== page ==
hebephrenia

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he·be·phre·ni·a

 (hē′bə-frē′nē-ə, -frĕn′ē-)
n.
A type of schizophrenia characterized by disorganized speech and behavior, flat or inappropriate affect, and sometimes silly or inappropriate mannerisms. Also called disorganized schizophrenia.

[Greek hēbē, youth (because the onset of the disorder typically occurs in adolescence or young adulthood) + -phrenia.]

he′be·phren′ic (-frĕn′ĭk, -frē′nĭk) adj.

hebephrenia

(ˌhiːbɪˈfriːnɪə)
n
(Psychiatry) a form of pubertal schizophrenia, characterized by hallucinations, delusions, foolish behaviour, and senseless laughter
[C20: New Latin, from Greek hēbē youth + -phrenia mental disorder, from phrēn mind]
hebephrenic adj

he•be•phre•ni•a

(ˌhi bəˈfri ni ə)

n.
a form of schizophrenia characterized by emotionless, incongruous, or silly behavior, intellectual deterioration, and hallucinations.
[1880–85; < Greek hēbē- (see hebetic) + -phrenia]
he`be•phren′ic (-ˈfrɛn ɪk) adj., n.

hebephrenia

a form of insanity or dementia praecox that can appear at puberty, characterized by foolish behavior and deterioration of the mental faculties.
See also: Insanity
ThesaurusAntonymsRelated WordsSynonymsLegend:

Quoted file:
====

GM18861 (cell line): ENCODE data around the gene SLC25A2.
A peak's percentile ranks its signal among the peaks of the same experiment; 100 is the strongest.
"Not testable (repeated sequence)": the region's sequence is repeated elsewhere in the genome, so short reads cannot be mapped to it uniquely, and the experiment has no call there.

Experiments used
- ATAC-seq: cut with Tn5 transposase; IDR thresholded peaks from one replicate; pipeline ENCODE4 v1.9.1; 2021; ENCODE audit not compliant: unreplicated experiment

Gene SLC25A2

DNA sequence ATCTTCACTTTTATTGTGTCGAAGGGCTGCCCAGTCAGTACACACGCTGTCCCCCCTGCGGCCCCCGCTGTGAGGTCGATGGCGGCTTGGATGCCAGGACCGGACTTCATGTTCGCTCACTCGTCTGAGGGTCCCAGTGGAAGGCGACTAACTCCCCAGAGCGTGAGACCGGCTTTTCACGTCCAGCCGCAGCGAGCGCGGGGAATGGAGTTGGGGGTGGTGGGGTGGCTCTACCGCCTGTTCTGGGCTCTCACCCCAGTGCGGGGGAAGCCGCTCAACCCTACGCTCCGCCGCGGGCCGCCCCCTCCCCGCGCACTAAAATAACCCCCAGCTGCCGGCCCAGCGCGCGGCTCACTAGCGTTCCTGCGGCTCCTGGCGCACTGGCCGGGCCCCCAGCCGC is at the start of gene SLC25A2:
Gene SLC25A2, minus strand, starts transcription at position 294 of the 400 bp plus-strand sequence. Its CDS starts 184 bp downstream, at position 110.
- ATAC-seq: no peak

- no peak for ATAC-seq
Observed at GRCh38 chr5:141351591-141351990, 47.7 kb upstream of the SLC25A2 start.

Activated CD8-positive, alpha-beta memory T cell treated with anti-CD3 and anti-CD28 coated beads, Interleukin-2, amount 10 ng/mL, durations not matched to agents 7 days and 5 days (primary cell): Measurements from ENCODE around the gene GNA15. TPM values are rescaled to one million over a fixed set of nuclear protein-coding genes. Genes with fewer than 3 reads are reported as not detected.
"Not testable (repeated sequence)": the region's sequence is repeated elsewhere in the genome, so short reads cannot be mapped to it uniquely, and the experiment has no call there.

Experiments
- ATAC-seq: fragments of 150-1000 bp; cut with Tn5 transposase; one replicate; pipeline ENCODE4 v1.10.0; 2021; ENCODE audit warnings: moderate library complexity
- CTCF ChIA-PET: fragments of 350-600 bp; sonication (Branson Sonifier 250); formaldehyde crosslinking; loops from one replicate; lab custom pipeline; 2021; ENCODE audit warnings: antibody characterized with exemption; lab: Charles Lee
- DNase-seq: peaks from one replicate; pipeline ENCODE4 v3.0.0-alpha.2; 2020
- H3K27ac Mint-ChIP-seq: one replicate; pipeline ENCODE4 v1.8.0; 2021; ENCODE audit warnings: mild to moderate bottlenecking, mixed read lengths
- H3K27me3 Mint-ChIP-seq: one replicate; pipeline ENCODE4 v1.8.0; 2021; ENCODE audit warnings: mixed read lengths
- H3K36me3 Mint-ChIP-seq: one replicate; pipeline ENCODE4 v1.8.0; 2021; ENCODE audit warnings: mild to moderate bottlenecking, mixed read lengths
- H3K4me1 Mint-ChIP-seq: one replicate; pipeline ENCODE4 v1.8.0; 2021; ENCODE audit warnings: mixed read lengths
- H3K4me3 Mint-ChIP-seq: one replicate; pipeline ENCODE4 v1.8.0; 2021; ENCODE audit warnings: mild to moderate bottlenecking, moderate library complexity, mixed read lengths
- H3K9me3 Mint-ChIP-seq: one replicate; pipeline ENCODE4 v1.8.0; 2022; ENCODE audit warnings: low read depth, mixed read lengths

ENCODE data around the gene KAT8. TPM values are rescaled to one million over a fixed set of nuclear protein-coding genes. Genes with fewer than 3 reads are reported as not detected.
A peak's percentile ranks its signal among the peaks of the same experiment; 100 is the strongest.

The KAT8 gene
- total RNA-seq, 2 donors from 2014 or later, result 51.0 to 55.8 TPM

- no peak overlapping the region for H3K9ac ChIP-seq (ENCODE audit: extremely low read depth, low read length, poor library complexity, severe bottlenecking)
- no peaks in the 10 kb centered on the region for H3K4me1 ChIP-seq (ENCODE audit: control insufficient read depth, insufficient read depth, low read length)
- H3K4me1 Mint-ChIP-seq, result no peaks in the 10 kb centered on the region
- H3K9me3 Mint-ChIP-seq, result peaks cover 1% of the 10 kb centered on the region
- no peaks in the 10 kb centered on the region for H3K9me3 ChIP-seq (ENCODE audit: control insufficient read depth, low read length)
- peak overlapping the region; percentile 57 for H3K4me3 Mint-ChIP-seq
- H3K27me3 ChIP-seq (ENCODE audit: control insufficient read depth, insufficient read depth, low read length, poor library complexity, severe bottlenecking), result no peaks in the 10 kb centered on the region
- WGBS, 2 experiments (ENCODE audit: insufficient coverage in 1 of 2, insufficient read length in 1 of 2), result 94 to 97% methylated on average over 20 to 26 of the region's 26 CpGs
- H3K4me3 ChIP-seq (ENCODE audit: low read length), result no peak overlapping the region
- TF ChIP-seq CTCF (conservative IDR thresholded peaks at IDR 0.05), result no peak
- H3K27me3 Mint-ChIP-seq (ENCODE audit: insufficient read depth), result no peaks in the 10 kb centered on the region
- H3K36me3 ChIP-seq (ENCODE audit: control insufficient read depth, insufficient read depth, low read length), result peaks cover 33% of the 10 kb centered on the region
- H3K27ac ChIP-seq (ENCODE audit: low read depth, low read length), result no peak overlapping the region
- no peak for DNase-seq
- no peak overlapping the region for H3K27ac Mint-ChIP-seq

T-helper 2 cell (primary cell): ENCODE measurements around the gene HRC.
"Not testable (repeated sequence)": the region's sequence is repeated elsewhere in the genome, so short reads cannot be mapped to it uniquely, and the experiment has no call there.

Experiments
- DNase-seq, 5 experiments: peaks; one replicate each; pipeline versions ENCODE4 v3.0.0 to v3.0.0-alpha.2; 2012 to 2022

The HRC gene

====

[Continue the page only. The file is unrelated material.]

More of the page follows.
Noun1.hebephrenia - a form of schizophrenia characterized by severe disintegration of personality including erratic speech and childish mannerisms and bizarre behavior; usually becomes evident during puberty; the most common diagnostic category in mental institutions
dementia praecox, schizophrenia, schizophrenic disorder, schizophrenic psychosis - any of several psychotic disorders characterized by distortions of reality and disturbances of thought and language and withdrawal from social contact
Translations
hébéphrénie
References in periodicals archive ?
Much of the absurdist renderings of psychosis--Neary's echoes of "Simulation of General Paralysis," Cooper's acathisia--and the multiple diagnoses represented at the Magdalen Mental Mercyseat, melancholics, paranoids, hebephrenics, hypomanics, schizophrenics, Korsakow's syndrome, and catatonics--threaten to slip into this hysterical supercategory in much the same way that the neurasthenic and the obsessional collapse into the hysterical in "Psychology Notes.
Pynchon's vocabulary was fantastically recondite, and I still have the notebook in which I jotted down the meanings of oneiric, abreaction, runcible spoon, hebephrenics, Antinomian, rachitic, velleity, preterite, and a couple dozen other words impossible to use in ordinary conversation.